You’ve probably all heard some version of the story: Jason wants to learn to play the violin. But at his school, it’s cooler to play football, so he does. He’ll learn violin once he goes to college. In college, though, he has to study and party. He’ll learn the violin when he graduates. Then, of course, he has a job that takes up his time. Then he gets married, and it doesn’t seem quite right to leave his new bride to take violin lessons. Then he has kids, and they need lessons themselves. He never forgets the violin but decides that he’ll take lessons when he retires. Then on the day of his retirement party, Jason is hit by a car as he’s crossing the road. (Cue the violin music.)
The moral is that life is uncertain; take advantage of the present moment to achieve your dreams. But I think the message needs refining a bit: There are very few perfect moments to work on your goals and dreams. But there are lots of “good-enough” moments to work on them.
As often happens, my inspiration in this area comes from the students here. Last week, I attended the reception and reading of Think, NSCC’s journal dedicated to critical thinking. I was impressed with the quality of the student essays, but I was also impressed by the fact that the essays were written at all. These students, like many community college folks, have spouses, children, jobs, and various adult tribulations. This was probably not the perfect time for any of them to contribute to a journal. Yet they did.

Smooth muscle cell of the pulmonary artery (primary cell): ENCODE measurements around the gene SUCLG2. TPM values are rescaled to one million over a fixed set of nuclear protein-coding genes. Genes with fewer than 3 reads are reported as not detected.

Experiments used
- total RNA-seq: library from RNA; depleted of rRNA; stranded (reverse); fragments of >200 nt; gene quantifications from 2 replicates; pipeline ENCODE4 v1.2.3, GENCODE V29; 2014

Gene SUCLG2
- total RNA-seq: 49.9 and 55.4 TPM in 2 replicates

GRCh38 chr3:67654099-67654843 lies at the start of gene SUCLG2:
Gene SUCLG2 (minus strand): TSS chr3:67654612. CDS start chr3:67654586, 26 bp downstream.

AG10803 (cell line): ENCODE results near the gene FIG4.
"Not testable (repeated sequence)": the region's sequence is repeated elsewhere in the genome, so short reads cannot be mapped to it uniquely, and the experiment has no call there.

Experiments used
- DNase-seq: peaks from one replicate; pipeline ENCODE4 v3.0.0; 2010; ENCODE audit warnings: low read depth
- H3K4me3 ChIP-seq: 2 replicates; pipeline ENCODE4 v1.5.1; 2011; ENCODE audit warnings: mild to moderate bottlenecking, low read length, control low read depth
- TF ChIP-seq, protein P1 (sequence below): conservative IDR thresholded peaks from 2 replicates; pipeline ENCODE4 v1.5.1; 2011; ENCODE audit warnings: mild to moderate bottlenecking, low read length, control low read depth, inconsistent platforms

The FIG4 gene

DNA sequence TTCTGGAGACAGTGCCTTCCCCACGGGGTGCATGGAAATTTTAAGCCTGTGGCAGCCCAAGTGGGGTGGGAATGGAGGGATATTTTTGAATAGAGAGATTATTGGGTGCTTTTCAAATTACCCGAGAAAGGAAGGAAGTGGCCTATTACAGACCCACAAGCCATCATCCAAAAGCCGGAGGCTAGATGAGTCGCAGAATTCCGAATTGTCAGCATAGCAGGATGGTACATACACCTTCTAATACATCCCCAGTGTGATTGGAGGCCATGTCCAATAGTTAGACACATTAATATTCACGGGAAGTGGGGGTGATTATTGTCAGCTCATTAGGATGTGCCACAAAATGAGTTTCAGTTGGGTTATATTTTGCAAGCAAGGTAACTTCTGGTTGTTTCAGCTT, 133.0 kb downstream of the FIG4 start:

If our mythical Jason had taken advantage of the small times that were not perfect but good enough, he might have died with one less regret. The “good-enough” times may be all we get, but, if we take advantage of them, they can be enough.